I’m an area service engineer for food packaging machines and never an automation specialist, on the other hand can provide you with few hints.
For all those automation systems to work, you have to first have a very clear and detailed mechanical plan with all details finalized. Whenever you do this, you need to specify the motions involved, e.g.: linear or rotary. This allows you to be aware of number and kinds of motors and actuators you may need(servo, ac single phase, ac 3 phase, pneumatic actuator).
For each motors you might need relay contactors (for single speed discrete/on-off type motors like blower fans and liquid pumps), VFD for speed controllable ac 3-phase motors(a lot more like conveyors, liquid tank level control pumps or rollers).Servo motors need Servo drivers to manage their precise movement.
These are your output devices, you will want your input devices being lay out. This can be level sensors, flow sensors, proximity switches along with other devices if required. The main reason i’m stating out this routine is to let you define the specifications essential for your control system hardware requirements. All PLC manufacturers layout their product line-up depending on system complexity.
Most PLC hardware is sold as reconfigurable rack chassis. Basically there is an CPU the actual master brain that’s supplemented with I/O device that could be slotted in like cards. Additional complex systems which needs servo motor will have servo card for connecting with servo driver, communication bus cards like CAN-BUS, PROFIBUS and DEVICENET and sensor cards for special sensors like RTD temperature sensors and level sensors.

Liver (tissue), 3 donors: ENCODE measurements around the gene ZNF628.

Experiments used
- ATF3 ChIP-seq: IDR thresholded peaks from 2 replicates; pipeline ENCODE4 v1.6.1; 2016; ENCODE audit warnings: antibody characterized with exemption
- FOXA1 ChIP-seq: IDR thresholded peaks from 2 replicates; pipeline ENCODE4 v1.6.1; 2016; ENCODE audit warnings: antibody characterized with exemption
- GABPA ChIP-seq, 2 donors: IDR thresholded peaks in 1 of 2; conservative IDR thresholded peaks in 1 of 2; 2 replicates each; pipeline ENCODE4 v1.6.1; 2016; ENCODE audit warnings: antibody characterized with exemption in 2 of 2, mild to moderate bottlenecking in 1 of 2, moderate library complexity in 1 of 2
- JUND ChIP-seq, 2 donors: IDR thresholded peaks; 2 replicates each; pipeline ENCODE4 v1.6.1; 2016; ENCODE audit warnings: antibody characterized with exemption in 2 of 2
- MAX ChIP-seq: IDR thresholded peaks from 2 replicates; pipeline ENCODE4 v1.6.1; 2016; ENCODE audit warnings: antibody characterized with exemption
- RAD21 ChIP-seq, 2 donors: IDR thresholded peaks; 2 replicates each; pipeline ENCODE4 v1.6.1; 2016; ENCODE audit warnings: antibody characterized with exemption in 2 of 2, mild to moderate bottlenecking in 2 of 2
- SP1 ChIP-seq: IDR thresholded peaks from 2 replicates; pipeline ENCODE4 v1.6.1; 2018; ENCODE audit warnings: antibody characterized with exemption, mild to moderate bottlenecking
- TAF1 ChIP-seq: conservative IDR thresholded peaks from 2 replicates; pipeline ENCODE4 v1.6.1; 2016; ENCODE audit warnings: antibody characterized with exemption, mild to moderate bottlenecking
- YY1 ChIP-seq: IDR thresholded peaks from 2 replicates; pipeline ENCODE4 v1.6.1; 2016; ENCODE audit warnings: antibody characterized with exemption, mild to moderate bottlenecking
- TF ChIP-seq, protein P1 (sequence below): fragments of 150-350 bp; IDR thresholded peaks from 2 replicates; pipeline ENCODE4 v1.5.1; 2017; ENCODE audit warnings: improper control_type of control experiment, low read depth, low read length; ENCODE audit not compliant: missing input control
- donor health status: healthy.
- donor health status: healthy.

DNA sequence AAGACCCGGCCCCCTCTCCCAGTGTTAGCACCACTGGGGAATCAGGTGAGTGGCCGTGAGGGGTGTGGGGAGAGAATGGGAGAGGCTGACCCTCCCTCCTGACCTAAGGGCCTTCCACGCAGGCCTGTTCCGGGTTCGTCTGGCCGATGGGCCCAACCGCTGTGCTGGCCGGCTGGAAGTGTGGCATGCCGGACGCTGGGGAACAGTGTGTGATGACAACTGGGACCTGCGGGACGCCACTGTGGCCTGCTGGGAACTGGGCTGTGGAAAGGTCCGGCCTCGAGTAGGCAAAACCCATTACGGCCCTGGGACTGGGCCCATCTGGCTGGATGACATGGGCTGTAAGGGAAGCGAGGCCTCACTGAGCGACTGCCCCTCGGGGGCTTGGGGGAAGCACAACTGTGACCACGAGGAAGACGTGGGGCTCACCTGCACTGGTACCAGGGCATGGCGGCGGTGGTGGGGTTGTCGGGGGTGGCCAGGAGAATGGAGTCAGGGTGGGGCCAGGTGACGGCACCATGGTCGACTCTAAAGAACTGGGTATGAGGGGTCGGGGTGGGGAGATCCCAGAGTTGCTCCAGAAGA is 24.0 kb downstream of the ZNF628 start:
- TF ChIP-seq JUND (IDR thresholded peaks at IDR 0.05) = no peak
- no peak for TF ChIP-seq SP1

So work out you IO devices list, then obtain the necessary hardware and software needed. You may need additional hardware essential for for fancy touchscreen display HMI, line automation and internet based diagnostic and asset monitoring functions. That’s how a guy with mechanical background can approach complex automation problems.
The solutions may differ based on different manufacturer offering particularly if you use beckhoff based systems. A good way to start can be to work on existing machines so you learn the basics. Then go get yourself a few catalogs from reputable manufacturers to understand what the market has to offer. I usually suggest individuals to go through Omron catalogues. They likewise have a no cost automation online course that can teach you the newborn steps needed.
You ought to be in a position to design complete PLC systems: architecture design, hardware specfications and selection, logic narratives, logic programming, connection drawings. Everything. Perhaps you just need to additional training for the details of each bit of apparatus, on how to program or properly connect them, yet it’s not too difficult, a great mechanical engineer should probably excel about this because other engineer. The most important aspect of control system design is always to view the process you will control and the goals you wish to achieve.